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Peake, Charles / James Joyce, the citizen and the artist
(1977)

Chapter 5: Ulysses: the moral vision,   pp. 322-340 PDF (12.9 MB)


Page 322

Chapter 5 Ulysses: the moral vision 
Moral vision has nothing to do with visions, religious, mystical, prophetic
or otherwise transcendental; it refers to an artist's characteristic ways
of seeing and presenting life, as distinguished from any moral ideas, attitudes,
beliefs or faiths to which he may adhere and which he may seek to express
in his work. Such ideas and attitudes — religious or humanist, spiritual
or materialist, social or personal, optimistic or pessimistic, life-celebrating
or life-decrying — may be, in part, a product of his moral vision,
may provide a vocabulary for expressing it, and cannot be ignored in critical
discussion of his work: but they do not constitute the work's moral value,
and frequently mark the limits of the author's vision. With ideas and attitudes
we can agree or disagree: to a way of seeing, agreement or disagreement is
irrelevant. Even the greatest artists can illuminate only a small area of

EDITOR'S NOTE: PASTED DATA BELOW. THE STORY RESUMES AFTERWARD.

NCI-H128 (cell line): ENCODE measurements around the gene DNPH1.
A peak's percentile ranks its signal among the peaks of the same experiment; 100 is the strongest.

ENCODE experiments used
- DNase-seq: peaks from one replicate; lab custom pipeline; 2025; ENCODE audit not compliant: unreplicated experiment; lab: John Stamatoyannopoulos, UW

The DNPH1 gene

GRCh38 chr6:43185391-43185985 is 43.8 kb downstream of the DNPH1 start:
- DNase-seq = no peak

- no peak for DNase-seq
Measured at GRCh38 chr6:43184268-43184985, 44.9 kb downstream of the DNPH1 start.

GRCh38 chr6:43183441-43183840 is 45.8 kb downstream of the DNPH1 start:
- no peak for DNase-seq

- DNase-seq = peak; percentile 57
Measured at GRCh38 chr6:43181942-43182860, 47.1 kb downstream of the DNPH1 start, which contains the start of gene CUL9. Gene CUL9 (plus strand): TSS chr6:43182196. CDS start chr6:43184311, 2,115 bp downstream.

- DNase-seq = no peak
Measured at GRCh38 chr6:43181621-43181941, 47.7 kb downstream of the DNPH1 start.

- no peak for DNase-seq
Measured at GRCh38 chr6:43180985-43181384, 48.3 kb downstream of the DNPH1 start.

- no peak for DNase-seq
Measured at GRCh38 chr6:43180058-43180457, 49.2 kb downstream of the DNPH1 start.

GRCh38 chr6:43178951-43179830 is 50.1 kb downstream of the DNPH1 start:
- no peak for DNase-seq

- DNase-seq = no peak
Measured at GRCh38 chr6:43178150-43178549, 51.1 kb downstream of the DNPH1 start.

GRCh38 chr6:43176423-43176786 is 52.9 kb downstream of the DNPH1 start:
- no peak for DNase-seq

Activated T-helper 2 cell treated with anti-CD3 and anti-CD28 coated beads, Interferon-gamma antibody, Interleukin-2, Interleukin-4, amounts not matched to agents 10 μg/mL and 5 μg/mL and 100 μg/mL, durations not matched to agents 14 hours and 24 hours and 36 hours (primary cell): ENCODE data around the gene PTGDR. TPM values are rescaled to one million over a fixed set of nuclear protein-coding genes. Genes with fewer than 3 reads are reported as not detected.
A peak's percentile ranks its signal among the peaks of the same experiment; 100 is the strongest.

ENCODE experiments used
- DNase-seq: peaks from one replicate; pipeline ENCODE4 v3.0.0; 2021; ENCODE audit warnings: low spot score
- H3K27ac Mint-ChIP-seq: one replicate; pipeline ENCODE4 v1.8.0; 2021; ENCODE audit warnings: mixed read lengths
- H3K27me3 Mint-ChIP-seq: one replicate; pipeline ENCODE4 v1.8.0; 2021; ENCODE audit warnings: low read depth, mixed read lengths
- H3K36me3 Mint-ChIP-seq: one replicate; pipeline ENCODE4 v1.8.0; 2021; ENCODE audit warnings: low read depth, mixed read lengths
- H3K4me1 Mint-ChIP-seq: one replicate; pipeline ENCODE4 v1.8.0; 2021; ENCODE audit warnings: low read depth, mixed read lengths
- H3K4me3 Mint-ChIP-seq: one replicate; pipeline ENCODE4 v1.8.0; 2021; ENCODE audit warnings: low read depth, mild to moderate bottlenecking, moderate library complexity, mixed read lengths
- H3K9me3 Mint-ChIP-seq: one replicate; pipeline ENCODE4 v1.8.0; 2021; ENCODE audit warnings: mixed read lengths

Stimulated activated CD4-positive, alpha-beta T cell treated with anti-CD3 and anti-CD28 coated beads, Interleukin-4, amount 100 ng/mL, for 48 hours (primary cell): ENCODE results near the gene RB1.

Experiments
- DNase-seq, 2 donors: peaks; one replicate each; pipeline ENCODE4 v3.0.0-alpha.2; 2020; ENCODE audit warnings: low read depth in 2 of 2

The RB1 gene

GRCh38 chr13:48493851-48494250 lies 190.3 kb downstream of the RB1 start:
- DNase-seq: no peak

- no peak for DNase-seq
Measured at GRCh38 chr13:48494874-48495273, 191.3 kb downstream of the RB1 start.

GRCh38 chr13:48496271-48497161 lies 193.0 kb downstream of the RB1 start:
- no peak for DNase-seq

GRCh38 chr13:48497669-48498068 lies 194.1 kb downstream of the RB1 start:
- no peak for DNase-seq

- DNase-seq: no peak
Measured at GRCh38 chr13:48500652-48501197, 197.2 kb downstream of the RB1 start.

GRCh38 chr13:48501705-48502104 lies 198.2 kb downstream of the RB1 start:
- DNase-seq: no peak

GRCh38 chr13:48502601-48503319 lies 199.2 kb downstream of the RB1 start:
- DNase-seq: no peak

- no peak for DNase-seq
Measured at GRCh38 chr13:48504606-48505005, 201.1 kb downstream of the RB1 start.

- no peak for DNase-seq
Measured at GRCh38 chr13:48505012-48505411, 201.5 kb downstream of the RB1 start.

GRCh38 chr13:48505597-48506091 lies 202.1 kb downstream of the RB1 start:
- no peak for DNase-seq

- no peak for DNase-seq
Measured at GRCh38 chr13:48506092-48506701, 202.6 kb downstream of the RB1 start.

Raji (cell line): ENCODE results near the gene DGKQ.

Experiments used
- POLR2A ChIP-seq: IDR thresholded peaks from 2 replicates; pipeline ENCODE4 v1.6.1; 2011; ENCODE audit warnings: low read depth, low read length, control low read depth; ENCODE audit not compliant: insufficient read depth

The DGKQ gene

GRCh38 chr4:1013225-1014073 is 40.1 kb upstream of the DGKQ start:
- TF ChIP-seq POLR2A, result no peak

human experience, and artists whom we regard as sick, mad or advocates of
evil can nevertheless light up something in us which more congenial artists
fail to do. There is nothing inconsistent about preferring the moral attitudes
of Joyce Cary to those of Wyndham Lewis, while regarding Lewis's moral vision
as far keener; or in rejecting the moral doctrines of The Pilgrim's Progress,
while responding to Bunyan's moral vision. As far as art is concerned, what
matters is the quality of the vision, not the acceptability of the ideas
and attitudes associated with it, often quite arbitrarily.' 
 Differentiation between and evaluation of the moral visions implicit in
literature depend on the degree of penetration into human experience, on
the range of experience into which the author has insight, and on the coherence
of the vision within its own range. The penetration is not necessarily a
matter of probing psychological depths; it can be equally evident in the
grasp of superficial social behaviour. Range may refer to the different kinds
of experience explored and presented, but refers more importantly to the
centrality of the experience; Jane Austen is a case in point. Coherence is
not merely consistency; it is more apparent in a work which struggles with
the contradictions and incompatibilities of experience 
 1 Anthony Cronin makes a similar distinction: ' To speak of the quality
of a man's vision is not to speak of the worth of his mere, paraphrasable
opinions abou thistory or religion or our place in the cosmos: an ideology
which could be discovered and exclaimed over like that of any other fashionable
sage' (A Question of Modernity (London, Secker and Warburg 1966), 69—70).


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